6 lic health expert of Alabama.
8 The Life Extension Institute of
New York, of which William H. Taft
is board chairman, is backing the
fight for $5,000,000 anti-influenza
Dr. Eugene L. Fisk, director of the
6 institute, says: 'The fighting of this
4 epidemic disease is not a matter of
2 medical teratment, but prevention
along definite lines which we can
not follow, until we identify our en
6 emy and know where his iun6hine
gun nests are located." He adds that
until the cause of influenza is locat
ed the disease is as dangerous an
5nemy as were: the Germans.
*Dr. Geier also has enlisted in his
5 campaign a number of industrial or
0 anizidtions. Among these are the
Y08 ungstown Sheet and Tube coin
pany and the Erie, Pa., works of the
2 General Electric company. Dr. A. G.
Cranch, physician of the latter or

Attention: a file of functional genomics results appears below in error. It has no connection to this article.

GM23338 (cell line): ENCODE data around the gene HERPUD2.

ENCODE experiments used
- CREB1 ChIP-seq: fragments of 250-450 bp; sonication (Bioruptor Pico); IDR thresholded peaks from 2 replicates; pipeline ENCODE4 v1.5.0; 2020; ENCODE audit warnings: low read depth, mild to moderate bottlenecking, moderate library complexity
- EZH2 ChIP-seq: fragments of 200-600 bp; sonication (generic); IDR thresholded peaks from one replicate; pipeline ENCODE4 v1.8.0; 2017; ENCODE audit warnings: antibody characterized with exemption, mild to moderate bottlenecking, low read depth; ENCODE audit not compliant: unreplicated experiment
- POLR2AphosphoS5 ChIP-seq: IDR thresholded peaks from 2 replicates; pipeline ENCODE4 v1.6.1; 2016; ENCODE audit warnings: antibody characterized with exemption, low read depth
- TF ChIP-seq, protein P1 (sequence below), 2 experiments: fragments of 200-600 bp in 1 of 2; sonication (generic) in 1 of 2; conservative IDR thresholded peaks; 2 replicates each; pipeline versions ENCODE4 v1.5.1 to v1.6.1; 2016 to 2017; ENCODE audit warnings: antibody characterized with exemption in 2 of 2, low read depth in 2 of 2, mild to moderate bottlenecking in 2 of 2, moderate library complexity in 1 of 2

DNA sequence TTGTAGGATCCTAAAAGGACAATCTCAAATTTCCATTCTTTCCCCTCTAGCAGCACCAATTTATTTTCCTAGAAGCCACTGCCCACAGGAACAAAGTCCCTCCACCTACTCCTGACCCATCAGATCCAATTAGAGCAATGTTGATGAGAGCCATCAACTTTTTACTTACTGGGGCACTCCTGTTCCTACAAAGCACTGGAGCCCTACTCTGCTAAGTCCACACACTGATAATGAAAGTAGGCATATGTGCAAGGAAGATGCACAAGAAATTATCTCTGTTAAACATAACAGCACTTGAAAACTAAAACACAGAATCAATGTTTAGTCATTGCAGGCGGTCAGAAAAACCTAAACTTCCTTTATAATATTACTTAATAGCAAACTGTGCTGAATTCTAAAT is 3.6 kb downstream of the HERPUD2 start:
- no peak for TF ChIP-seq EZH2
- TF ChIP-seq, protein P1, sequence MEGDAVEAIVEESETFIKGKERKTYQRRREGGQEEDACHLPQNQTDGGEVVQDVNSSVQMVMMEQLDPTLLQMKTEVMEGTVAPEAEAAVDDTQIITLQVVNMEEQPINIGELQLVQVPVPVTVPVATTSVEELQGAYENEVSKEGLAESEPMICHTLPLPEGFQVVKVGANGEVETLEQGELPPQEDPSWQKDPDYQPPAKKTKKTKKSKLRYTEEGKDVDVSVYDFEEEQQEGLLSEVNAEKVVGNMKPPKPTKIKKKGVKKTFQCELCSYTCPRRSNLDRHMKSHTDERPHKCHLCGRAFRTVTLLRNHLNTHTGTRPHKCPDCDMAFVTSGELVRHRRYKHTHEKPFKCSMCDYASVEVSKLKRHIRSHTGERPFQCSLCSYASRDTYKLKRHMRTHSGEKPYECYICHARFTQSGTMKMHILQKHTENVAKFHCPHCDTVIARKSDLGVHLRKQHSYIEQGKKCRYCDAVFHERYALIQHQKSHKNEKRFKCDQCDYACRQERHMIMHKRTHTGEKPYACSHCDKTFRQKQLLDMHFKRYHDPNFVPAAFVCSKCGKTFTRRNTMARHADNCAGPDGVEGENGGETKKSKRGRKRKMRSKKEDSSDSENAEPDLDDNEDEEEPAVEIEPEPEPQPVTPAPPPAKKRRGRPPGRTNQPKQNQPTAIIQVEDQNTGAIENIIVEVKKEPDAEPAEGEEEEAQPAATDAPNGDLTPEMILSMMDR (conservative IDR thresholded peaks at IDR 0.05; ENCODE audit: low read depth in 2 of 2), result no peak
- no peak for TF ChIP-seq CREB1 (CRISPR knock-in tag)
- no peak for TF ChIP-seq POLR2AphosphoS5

ganization, also has asked the North
western Pennsylvania Manufactur
ers' association to give its aid in the
The board of health of Erie, Pa.,
has endorsed the $5,000,000 fund
and has called on congress to ap
propriate the money.
The measure has been endorsed
also by Joseph W. Ellms, noted sani
tary engineer of Cleveland; Dr. Al
fred G. Burdick, managing editor
of the American Journal of Clinical
Medicine; Dr. John F. Anderson, di
rector of the Squibb laboratories,
Brunswick, N. J.; Dr. Chas. Scott
Miller, chief of the division of vital
statistics, Philadelphia. and by health
boards and medical associations in
scores of cities.
THE SOUL AND .THE HYPHEN.
0 A comma often makes a lot of dif
ference in a line; so does the spac
, ing. A poetess wrote: "My soul is
a lighthouse-keeper." The printer
il made it read: "My soul is a light
hnlo-lrnkenor." -Boston Transcril:t.
the old regime of autocratic tyranny.
The allies support Kolchak and
Denikin in this disgraceful work.
And Britain is among them-
Britain, with her traditions of lib
erty and free thought and democratic
But the British government can
not assist in the destruction of the